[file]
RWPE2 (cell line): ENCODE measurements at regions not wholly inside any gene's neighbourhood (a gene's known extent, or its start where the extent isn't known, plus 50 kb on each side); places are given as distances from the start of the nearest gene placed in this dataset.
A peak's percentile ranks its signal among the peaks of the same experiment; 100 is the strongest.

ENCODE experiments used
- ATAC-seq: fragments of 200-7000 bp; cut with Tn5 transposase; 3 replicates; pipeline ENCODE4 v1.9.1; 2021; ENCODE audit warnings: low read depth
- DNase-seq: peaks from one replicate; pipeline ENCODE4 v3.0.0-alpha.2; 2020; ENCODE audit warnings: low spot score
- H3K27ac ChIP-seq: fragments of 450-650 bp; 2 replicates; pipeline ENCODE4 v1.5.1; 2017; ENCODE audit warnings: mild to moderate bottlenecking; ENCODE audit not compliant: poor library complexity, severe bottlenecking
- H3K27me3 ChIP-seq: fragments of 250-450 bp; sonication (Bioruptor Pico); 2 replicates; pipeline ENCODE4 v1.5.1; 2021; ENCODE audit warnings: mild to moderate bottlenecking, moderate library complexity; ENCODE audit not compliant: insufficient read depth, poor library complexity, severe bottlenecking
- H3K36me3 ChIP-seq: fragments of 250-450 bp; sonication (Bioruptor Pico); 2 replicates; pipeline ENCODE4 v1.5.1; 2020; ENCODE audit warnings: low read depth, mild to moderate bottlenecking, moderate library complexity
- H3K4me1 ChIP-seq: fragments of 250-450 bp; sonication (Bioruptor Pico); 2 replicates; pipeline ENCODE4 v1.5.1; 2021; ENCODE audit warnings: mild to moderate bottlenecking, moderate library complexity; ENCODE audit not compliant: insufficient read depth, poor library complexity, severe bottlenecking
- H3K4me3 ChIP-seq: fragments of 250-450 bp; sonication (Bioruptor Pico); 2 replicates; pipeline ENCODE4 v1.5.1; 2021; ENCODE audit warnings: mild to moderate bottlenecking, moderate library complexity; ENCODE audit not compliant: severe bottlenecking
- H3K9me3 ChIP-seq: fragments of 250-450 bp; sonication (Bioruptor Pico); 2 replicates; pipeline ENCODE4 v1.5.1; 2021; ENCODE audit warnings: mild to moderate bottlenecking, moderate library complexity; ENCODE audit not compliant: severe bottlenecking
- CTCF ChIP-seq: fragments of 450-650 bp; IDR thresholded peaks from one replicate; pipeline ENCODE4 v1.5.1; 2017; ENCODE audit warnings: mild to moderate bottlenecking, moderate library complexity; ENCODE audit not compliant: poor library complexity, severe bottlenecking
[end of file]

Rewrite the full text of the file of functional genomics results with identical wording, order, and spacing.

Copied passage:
RWPE2 (cell line): ENCODE measurements at regions not wholly inside any gene's neighbourhood (a gene's known extent, or its start where the extent isn't known, plus 50 kb on each side); places are given as distances from the start of the nearest gene placed in this dataset.
A peak's percentile ranks its signal among the peaks of the same experiment; 100 is the strongest.

ENCODE experiments used
- ATAC-seq: fragments of 200-7000 bp; cut with Tn5 transposase; 3 replicates; pipeline ENCODE4 v1.9.1; 2021; ENCODE audit warnings: low read depth
- DNase-seq: peaks from one replicate; pipeline ENCODE4 v3.0.0-alpha.2; 2020; ENCODE audit warnings: low spot score
- H3K27ac ChIP-seq: fragments of 450-650 bp; 2 replicates; pipeline ENCODE4 v1.5.1; 2017; ENCODE audit warnings: mild to moderate bottlenecking; ENCODE audit not compliant: poor library complexity, severe bottlenecking
- H3K27me3 ChIP-seq: fragments of 250-450 bp; sonication (Bioruptor Pico); 2 replicates; pipeline ENCODE4 v1.5.1; 2021; ENCODE audit warnings: mild to moderate bottlenecking, moderate library complexity; ENCODE audit not compliant: insufficient read depth, poor library complexity, severe bottlenecking
- H3K36me3 ChIP-seq: fragments of 250-450 bp; sonication (Bioruptor Pico); 2 replicates; pipeline ENCODE4 v1.5.1; 2020; ENCODE audit warnings: low read depth, mild to moderate bottlenecking, moderate library complexity
- H3K4me1 ChIP-seq: fragments of 250-450 bp; sonication (Bioruptor Pico); 2 replicates; pipeline ENCODE4 v1.5.1; 2021; ENCODE audit warnings: mild to moderate bottlenecking, moderate library complexity; ENCODE audit not compliant: insufficient read depth, poor library complexity, severe bottlenecking
- H3K4me3 ChIP-seq: fragments of 250-450 bp; sonication (Bioruptor Pico); 2 replicates; pipeline ENCODE4 v1.5.1; 2021; ENCODE audit warnings: mild to moderate bottlenecking, moderate library complexity; ENCODE audit not compliant: severe bottlenecking
- H3K9me3 ChIP-seq: fragments of 250-450 bp; sonication (Bioruptor Pico); 2 replicates; pipeline ENCODE4 v1.5.1; 2021; ENCODE audit warnings: mild to moderate bottlenecking, moderate library complexity; ENCODE audit not compliant: severe bottlenecking
- CTCF ChIP-seq: fragments of 450-650 bp; IDR thresholded peaks from one replicate; pipeline ENCODE4 v1.5.1; 2017; ENCODE audit warnings: mild to moderate bottlenecking, moderate library complexity; ENCODE audit not compliant: poor library complexity, severe bottlenecking